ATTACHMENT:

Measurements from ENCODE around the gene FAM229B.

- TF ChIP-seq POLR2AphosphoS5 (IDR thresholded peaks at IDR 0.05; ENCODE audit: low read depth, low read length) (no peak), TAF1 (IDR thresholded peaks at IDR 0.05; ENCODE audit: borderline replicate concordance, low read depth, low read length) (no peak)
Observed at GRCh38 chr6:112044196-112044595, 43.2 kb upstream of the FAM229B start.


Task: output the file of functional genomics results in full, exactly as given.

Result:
Measurements from ENCODE around the gene FAM229B.

- TF ChIP-seq POLR2AphosphoS5 (IDR thresholded peaks at IDR 0.05; ENCODE audit: low read depth, low read length) (no peak), TAF1 (IDR thresholded peaks at IDR 0.05; ENCODE audit: borderline replicate concordance, low read depth, low read length) (no peak)
Observed at GRCh38 chr6:112044196-112044595, 43.2 kb upstream of the FAM229B start.